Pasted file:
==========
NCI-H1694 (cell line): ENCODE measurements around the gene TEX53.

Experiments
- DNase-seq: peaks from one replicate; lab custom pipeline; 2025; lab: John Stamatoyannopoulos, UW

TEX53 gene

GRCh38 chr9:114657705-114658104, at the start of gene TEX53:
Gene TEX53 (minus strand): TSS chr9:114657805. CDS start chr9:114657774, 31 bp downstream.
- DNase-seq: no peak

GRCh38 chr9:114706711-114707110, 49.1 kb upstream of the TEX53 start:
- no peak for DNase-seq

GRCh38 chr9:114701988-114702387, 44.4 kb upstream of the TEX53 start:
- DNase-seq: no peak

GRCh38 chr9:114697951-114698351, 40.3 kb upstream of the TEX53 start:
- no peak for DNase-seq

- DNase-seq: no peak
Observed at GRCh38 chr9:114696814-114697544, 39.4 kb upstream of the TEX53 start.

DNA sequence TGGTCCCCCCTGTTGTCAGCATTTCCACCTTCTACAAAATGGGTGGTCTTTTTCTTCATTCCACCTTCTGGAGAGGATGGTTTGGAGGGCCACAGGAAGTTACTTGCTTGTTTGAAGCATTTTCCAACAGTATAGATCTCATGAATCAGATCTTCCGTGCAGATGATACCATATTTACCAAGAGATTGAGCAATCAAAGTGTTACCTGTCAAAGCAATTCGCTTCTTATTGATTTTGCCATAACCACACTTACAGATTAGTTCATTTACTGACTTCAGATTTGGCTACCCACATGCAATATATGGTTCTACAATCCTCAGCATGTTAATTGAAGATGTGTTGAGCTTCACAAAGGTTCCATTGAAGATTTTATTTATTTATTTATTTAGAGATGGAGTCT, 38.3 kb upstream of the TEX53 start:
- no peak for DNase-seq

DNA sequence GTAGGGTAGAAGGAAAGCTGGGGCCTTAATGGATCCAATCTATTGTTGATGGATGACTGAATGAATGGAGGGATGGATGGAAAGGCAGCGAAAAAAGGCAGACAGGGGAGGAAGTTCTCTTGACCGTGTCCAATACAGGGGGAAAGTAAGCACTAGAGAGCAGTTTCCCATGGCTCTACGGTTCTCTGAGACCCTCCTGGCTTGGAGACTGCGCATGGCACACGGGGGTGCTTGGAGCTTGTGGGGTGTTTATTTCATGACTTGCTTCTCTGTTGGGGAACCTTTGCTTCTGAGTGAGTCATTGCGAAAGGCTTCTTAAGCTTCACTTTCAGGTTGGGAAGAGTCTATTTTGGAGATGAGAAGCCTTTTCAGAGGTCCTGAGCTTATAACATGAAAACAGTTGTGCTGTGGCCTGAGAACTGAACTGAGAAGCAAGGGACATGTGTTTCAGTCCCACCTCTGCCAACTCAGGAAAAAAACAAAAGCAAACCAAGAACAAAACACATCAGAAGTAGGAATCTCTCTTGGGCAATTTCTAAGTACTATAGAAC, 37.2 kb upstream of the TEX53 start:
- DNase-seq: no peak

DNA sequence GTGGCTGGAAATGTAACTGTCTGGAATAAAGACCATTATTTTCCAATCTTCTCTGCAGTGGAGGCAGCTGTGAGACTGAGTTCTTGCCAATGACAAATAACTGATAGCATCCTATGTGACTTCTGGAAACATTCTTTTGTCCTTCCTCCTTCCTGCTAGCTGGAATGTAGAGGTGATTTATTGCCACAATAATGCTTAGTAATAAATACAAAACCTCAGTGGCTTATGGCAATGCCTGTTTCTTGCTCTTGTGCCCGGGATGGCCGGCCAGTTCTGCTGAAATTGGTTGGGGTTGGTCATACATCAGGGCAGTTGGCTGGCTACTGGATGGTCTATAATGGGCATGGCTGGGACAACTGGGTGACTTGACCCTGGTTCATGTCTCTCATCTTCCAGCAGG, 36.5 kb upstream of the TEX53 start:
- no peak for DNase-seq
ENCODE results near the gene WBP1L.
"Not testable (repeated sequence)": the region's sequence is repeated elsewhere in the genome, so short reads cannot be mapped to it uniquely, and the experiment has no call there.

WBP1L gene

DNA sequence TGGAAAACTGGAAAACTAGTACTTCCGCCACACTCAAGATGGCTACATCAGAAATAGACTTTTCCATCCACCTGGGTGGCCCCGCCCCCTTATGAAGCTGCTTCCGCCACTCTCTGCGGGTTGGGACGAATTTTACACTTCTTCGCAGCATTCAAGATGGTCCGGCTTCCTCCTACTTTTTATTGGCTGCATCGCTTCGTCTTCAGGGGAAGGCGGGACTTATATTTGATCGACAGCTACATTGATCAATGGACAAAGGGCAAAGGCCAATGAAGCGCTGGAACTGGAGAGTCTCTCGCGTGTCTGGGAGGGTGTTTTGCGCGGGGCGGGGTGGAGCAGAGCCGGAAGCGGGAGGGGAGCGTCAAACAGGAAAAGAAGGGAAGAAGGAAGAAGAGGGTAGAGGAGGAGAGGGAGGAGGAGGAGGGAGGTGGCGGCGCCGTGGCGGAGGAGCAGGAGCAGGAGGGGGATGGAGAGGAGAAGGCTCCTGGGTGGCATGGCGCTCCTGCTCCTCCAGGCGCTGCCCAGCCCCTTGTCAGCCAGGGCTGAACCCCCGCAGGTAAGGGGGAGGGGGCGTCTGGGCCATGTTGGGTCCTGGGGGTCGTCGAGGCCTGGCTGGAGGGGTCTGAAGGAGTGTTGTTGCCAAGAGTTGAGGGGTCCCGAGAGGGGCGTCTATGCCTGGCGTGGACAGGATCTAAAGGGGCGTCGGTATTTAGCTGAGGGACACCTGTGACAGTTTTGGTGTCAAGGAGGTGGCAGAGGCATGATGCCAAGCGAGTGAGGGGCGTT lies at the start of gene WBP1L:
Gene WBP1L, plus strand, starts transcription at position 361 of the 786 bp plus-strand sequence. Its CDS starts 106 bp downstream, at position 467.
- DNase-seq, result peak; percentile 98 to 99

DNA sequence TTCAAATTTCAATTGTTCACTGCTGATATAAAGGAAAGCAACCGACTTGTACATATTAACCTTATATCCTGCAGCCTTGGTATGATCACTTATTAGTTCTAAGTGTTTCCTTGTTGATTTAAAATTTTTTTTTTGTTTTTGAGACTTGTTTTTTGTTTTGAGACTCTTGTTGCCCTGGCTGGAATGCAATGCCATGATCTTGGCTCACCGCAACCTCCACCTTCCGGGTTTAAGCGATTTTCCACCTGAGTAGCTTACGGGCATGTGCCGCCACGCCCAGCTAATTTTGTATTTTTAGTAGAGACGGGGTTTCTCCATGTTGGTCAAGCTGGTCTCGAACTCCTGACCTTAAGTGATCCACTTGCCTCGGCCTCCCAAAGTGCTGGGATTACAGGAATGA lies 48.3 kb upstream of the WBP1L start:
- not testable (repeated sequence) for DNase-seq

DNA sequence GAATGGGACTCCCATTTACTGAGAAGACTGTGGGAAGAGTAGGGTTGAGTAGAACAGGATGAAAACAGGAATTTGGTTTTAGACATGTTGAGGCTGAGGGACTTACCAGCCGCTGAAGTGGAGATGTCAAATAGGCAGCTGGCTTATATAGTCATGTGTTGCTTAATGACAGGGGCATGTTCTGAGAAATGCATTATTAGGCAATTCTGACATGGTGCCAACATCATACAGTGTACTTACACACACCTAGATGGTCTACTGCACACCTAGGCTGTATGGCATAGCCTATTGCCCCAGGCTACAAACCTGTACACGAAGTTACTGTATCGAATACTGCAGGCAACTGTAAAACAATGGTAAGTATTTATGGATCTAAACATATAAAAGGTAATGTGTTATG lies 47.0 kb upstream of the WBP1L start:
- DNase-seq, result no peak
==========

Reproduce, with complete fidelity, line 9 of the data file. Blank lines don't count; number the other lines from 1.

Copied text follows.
- no peak for DNase-seq